Vertical Farming for Urban Food Security: Social Acceptance and Policy Recommendations for Building Communities (VerFarming Social)

Outline
Team
  • Expected start date:
    2022/07/01
    Expected end date:
    2026/06/30
    Institute:
    UNU-FLORES
    Project Status:
    Ongoing
    Project Type:
    Research
    Project Manager :
    Atiqah Fairuz Binte Md Salleh

    Amid megatrends such as population growth and urbanisation, the planet is looking to have to feed 9.7 billion people by 2050 and 10.9 billion people by 2100 (United Nations Department of Social and Economic Affairs 2019), more than two-thirds of whom are going to live in cities (UN-Habitat 2020). During the Covid-19 pandemic, supply chain breakdowns have pointed to the dire need for more resilient solutions to food security (Tortajada et al. 2021). To deliver on the UN Sustainable Development Goals (SDGs) 2 (Zero hunger) and 11 (Resilient communities), the intersection of agriculture and real estate presents an opportunity to think about how best to sustainably house and feed an ever-growing population while looking to maximise the social, environmental, and economic value of related initiatives.

    In resource-strapped and land-scarce Singapore, food security is high on the political agenda and the government has sought to invest in various food innovations such as vertical farming – high-tech vertically stacked farming systems – to feed the nation. In 2019, the government announced its ambitious “30 by 30” goal to produce 30 per cent of the country’s food by 2030 (MEWR 2019). Similarly, vertical farming has also been argued to hold promise for food security in high-density urban areas such as Jakarta where an agricultural crisis is a result of a booming urban population (Prawata 2013). For any innovation – particularly with respect to something that can get rather personal: food – to be successfully embraced, it is imperative to investigate its social acceptance for successful uptake of the technology. The proposed research explores the potential of vertical farming in revolutionising agriculture and real estate amid global challenges, looking primarily at the Singapore case and expanding the study to other areas including Germany and neighbouring Indonesia to investigate the transferability of the concept.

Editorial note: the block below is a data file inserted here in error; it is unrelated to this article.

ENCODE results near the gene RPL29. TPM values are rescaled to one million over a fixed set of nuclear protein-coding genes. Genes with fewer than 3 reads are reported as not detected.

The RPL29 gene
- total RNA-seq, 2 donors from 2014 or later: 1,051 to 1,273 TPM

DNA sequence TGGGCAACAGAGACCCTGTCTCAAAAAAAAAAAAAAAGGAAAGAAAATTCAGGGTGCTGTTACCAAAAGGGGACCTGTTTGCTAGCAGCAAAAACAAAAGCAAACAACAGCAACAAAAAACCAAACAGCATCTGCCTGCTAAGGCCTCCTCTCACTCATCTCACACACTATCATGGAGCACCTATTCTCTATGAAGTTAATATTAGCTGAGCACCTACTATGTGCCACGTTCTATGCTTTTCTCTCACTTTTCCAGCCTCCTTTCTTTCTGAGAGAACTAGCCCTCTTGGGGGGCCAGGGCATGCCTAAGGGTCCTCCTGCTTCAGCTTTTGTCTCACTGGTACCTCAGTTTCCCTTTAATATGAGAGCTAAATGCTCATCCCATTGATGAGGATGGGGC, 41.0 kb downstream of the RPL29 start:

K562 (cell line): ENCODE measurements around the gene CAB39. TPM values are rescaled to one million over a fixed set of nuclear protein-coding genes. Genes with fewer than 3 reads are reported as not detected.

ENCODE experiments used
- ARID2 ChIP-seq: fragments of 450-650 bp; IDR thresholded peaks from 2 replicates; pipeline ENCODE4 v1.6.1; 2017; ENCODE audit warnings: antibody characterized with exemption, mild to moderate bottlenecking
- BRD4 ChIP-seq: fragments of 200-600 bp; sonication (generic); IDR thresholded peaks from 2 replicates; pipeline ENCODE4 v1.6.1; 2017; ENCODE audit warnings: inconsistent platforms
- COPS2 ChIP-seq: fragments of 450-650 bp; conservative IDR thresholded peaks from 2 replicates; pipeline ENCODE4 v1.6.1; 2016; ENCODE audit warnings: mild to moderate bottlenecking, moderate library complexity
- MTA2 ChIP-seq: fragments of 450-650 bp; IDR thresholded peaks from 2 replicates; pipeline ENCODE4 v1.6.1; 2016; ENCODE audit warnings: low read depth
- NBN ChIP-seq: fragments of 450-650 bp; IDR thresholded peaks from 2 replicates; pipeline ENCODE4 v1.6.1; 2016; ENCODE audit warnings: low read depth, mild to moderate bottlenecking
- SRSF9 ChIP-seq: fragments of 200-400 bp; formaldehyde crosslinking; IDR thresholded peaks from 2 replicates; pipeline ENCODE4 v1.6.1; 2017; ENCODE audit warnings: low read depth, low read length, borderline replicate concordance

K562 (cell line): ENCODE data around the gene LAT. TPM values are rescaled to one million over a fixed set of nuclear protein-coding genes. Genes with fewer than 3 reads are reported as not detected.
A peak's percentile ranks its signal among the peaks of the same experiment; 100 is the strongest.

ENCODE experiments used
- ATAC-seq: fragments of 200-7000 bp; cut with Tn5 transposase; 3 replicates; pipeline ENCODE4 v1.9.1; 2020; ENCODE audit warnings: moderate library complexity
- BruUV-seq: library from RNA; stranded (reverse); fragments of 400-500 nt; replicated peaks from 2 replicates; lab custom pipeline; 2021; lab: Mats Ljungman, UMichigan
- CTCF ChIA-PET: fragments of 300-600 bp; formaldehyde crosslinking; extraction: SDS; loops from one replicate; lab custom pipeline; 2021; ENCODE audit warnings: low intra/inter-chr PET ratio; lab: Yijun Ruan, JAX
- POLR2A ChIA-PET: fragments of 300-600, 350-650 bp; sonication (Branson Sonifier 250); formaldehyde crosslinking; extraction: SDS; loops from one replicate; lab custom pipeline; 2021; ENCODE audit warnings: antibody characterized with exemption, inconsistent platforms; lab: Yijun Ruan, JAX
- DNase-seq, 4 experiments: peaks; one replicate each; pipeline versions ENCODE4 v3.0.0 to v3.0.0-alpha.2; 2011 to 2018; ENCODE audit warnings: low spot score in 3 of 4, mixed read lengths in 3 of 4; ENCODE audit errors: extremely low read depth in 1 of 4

With the rapid growth of vertical farming initiatives in cities globally, we need to better understand how residents would perceive them and under what conditions they would be successful.

    This project is funded by BoB Immobilienkonzepte GmbH.